Right now I have only one gun in 6.5 x 55, a military Mauser 96 set up by the Swedes in the 1950s as a target rifle, but at various times I've had a Winchester 70 Featherweight, a Ruger 77, a Tikka Master Sporter target rifle, a few standard military 96s and 38s, and one of those high-tech Steyrs from a few years ago. I still haven't had a CZ. Hmm.....

Hope this helps.

March 24, 2008, 12:54 AM
6.5 bullets are the king, just the best, they do everyting well. I even like the old 6.5 carcano, and 6.5 jap. AS far as 6.5 swede, any milsurp will be accurate, and for new, jump all over a CZ, best rifle for the money, period.
As far as the ammo goes, the swiss made great rounds for their soldiers, have no probs buying milsurp 6.5 swede, either from gunshows, or off the net, they will be nearly match grade accurate.

March 24, 2008, 01:10 AM
ive read that the minimum round for moose or elk is a high powered .308, and the 6.5x55 SWEDE is the undisputed champion for that weight class of animal in europe.

Nothing to laugh about with this cartridge, only thing is, ive never seen how well the surplus ammo with wooden bullets shoots in production rifles of today, any ideas?

rust collector
March 24, 2008, 01:32 AM
Wooden bullets were for training (hence the threaded muzzles on many M96s, for afixing shredding devices) and I have never seen any wooden bullet loads for sale.

Igman, Prvi Partizan, Norma, and Winchester produce it, although I never heard much good about the Win brass. Lapua would be a source of brass, and Graf had Hornady or other brass for sale as well.

It's a great cartridge that just keeps bringing home the venison. Very capable, fun to shoot, and easy to reload. There are some fine bullets out there, which do the job without rattling fillings out of the teeth.

Ol` Joe
March 24, 2008, 10:34 AM
Ammo is available from Winchester, Remington, Hornady, Federal, Norma, Lapua, RWS, PMC, and is available from Cabelas, Bass Pro, Gander MT, and I believe I`ve seen it in Dunhams and most gun shops in my area. Tikka and CZ are importing rifles and Winchester, Remington, Ruger rifles have been chambered for it in the past and still turn up. The old M96 has been around for decades and makes a nice sporter or as is mil rifle.
The Swedes favore it for moose and more European Polar bear likely have been dropped with it then any other cartridge.
Did I say I like the round???

March 24, 2008, 10:56 AM
Easy to shoot well. Those 140 grain bullets don't start off as screamers, but get on target with enough authority for most large game.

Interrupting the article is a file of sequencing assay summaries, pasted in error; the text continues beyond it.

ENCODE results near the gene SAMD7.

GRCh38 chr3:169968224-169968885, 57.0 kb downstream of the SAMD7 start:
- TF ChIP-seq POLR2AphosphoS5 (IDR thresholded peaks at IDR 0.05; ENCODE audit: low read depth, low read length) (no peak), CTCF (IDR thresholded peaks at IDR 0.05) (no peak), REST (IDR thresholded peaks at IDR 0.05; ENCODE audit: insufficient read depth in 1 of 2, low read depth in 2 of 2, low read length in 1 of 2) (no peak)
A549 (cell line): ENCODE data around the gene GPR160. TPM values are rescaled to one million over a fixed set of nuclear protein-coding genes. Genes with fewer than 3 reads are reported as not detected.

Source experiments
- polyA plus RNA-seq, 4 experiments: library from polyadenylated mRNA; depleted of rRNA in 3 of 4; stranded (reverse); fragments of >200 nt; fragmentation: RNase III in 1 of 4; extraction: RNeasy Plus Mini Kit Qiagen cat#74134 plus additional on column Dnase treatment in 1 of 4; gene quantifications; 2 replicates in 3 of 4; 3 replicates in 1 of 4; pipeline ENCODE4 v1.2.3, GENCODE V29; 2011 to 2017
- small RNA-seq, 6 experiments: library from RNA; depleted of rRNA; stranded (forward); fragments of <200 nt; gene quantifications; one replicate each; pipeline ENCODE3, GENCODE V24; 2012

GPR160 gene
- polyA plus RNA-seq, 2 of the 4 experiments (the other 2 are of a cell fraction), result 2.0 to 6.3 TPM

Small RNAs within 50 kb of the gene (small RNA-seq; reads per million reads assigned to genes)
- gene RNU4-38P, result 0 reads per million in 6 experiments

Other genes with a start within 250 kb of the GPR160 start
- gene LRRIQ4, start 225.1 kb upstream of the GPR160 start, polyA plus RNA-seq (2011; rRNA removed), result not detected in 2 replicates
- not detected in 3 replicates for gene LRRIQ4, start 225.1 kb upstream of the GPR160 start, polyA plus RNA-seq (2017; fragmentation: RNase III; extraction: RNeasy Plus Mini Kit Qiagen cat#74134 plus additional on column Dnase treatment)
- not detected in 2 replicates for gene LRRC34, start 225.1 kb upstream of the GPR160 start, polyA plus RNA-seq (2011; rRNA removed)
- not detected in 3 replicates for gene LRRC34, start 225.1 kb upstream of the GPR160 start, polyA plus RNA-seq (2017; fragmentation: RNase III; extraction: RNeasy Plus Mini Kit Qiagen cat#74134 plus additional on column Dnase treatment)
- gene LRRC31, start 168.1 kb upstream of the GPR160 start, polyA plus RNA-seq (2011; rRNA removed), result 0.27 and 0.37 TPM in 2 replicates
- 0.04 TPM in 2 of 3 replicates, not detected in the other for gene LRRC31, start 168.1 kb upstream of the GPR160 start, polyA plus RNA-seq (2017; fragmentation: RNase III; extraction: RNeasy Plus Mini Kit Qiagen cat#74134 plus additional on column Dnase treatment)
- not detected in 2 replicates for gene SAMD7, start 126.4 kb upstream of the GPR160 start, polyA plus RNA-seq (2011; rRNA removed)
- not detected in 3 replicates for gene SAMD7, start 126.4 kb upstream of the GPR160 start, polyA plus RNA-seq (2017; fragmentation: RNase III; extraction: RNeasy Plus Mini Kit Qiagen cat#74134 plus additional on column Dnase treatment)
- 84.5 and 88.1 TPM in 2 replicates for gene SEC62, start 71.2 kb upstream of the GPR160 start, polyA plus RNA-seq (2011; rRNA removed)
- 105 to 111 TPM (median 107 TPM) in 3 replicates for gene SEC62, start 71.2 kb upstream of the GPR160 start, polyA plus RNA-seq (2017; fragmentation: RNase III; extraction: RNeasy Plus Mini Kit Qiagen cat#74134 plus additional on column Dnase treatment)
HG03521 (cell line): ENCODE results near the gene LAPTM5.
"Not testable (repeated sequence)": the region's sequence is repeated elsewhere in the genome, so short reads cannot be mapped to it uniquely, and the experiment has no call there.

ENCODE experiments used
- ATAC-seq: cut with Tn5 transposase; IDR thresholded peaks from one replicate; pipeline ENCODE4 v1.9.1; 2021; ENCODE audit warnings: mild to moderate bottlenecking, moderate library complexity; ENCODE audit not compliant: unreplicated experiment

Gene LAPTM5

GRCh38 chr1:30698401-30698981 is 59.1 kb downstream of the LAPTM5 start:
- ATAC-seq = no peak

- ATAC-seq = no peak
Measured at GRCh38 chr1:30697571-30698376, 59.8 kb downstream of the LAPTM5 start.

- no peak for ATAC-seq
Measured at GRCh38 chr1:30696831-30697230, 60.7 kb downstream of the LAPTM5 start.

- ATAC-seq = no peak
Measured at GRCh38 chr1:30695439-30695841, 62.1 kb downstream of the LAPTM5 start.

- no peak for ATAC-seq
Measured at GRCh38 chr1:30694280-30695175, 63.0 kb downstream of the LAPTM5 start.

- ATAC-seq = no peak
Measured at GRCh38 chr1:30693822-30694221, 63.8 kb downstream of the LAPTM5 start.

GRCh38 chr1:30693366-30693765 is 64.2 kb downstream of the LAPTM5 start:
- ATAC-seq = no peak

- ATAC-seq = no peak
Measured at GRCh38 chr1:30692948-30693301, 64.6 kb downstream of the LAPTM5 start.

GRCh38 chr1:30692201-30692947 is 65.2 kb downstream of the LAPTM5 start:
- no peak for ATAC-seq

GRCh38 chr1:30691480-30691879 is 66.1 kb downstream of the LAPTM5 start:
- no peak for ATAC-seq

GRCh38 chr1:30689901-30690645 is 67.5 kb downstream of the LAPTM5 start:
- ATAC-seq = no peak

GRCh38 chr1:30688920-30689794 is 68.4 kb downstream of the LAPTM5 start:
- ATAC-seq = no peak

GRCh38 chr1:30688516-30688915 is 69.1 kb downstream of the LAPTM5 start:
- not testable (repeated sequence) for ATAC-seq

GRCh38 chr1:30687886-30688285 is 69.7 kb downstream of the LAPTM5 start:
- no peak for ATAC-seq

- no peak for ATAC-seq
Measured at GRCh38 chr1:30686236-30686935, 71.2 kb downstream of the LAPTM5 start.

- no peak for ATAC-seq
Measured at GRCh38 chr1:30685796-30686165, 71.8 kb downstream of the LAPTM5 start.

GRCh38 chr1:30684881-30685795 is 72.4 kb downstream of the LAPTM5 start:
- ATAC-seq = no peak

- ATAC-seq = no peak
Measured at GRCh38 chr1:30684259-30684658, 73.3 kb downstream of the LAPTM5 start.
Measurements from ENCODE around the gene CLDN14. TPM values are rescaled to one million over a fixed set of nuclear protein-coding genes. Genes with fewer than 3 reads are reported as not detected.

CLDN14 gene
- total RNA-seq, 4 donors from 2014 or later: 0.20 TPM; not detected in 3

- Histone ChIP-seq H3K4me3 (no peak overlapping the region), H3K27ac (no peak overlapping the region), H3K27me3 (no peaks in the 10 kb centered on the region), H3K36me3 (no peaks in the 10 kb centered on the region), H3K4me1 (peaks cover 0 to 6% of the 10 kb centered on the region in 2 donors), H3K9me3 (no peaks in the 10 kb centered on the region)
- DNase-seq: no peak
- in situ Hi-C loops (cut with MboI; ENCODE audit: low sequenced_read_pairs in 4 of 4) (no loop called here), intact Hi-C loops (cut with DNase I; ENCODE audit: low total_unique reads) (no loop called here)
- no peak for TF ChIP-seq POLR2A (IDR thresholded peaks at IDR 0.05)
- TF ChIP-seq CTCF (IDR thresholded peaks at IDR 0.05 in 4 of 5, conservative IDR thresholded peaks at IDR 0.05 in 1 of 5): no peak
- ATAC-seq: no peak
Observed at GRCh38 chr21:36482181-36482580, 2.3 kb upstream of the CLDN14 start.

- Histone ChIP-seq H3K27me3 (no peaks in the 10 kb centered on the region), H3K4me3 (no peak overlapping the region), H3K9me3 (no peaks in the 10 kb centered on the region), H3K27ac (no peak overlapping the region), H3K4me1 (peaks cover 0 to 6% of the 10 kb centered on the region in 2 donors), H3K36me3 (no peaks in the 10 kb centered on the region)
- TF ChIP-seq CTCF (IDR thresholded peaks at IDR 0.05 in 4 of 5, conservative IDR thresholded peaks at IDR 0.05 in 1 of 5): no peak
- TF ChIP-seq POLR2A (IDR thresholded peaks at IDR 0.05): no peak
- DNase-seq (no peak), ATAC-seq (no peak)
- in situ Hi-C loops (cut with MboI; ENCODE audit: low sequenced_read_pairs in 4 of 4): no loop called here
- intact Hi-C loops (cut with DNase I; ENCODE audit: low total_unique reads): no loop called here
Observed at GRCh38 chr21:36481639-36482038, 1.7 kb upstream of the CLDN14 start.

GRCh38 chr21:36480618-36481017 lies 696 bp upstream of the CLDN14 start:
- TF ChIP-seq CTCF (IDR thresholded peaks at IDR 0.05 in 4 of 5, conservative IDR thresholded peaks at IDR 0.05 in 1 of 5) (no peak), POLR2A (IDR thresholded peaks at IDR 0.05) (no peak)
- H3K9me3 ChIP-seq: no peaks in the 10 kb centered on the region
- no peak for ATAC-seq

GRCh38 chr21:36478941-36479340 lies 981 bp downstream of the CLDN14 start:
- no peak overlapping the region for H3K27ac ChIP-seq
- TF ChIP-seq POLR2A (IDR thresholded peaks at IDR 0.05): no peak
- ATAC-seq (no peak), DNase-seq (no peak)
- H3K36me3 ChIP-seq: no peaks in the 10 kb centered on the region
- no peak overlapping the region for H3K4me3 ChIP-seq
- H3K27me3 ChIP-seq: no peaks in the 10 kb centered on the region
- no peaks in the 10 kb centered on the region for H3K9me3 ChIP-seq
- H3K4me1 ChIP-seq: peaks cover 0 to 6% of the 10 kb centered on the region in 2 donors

My only complaint is finding a decent rifle offered in the caliber.

March 24, 2008, 11:22 AM
It is a great round. I have hunted with the Swede for over 25 years. It is available in a lot of name brands, Ruger, Remington, Winchester, Sako, etc., and etc. I have a SAKO in 6.5 X 55 that I will be taking to the gun show outside of Washington in April. PM me if you are interested. I think questions comparing the ballistics to the the .308 have already been answered. I might add that the report and recoil is also milder. I have a EXTREMELY ACCURATE hand load in this caliber. The only drawback is that it requires a long action. I do not believe the .308 does.

March 24, 2008, 11:24 AM
I have done a lot of research on this round. It is an excellent round. I just ordered a Sako. However, Tikka and Howa also make excellent rifles for this round. Winchester and Remington have also made rifles for this caliber too, so keep your eye on the used market.

High Planes Drifter
March 24, 2008, 11:41 AM
You probably wont find many folks who have something negative to say about the cartridge. Its a very efficient, mild recoil round. I wish there were more firearms chambered in it.

March 24, 2008, 11:46 AM
In a nutshell...the 6.5x55 is a great round...its hard to beat the percentage of retained energy downrange...those long pencil shaped bullets are the best at this.

March 24, 2008, 11:48 AM
Impossible to make a better choice for a deer rifle. I have many .308's, .300's, .243's, and 7mm variants...and when the weather's good, it's always the Win M70 in 6.5x55 SE that goes with me into the woods.

March 24, 2008, 11:59 AM
The currently available battle packs of Swedish surplus ammo are all sniper grade bullets. If you have to have soft points to hunt with, pull down a few and replace with bulk CoreLokts then re-crimp with a Lee Factory Crimp die. The brass is Berdan primed, but the price is right. Be warned though, the first time you shoot one is the last time you'll want to shoot anything else.

Grizzly Adams
March 24, 2008, 01:49 PM
What everyone has said is true. One of the most underrated rounds available. If you reload and have one chambered in a modern rifle (Rem, Win, Ruger, etc.) you can approach 270 volocities.

I've owned several and all have been tack-drivers. I currently hunt with a Rem. 700 Classic.

March 24, 2008, 02:16 PM
The 6.5x55mm is, overall, the finest cartridge on earth...

Even if, as a close friend of mine says, you need to take Geritol with it...



Float Pilot
March 24, 2008, 02:51 PM
I have three rifles chambered for the great 6.5 x 55mm Mauser cartridge. Also known as the 6.5 Swedish Mauser. (The Norwegians also had their Kraig Rifles chambered for this round)

The case dimensions are not similar to the other Mauser cartridges developed in the early 1890s. The case head is slightly larger in diameter.

I had previously heard that Winchester brass was not the right size. However I recently bought 200 rounds of Winchester virgin brass and it is the same in dimensions as the original Swedish brass. I mic’ed the heck out of it and my most accurate hand-loads are using Winchester brass. Oddly enough, the PMC brass is undersized. Avoid the Igmann ammo from Bosnia. The velocity and pressures jump all over the place. That stuff is a good way to lose an eye.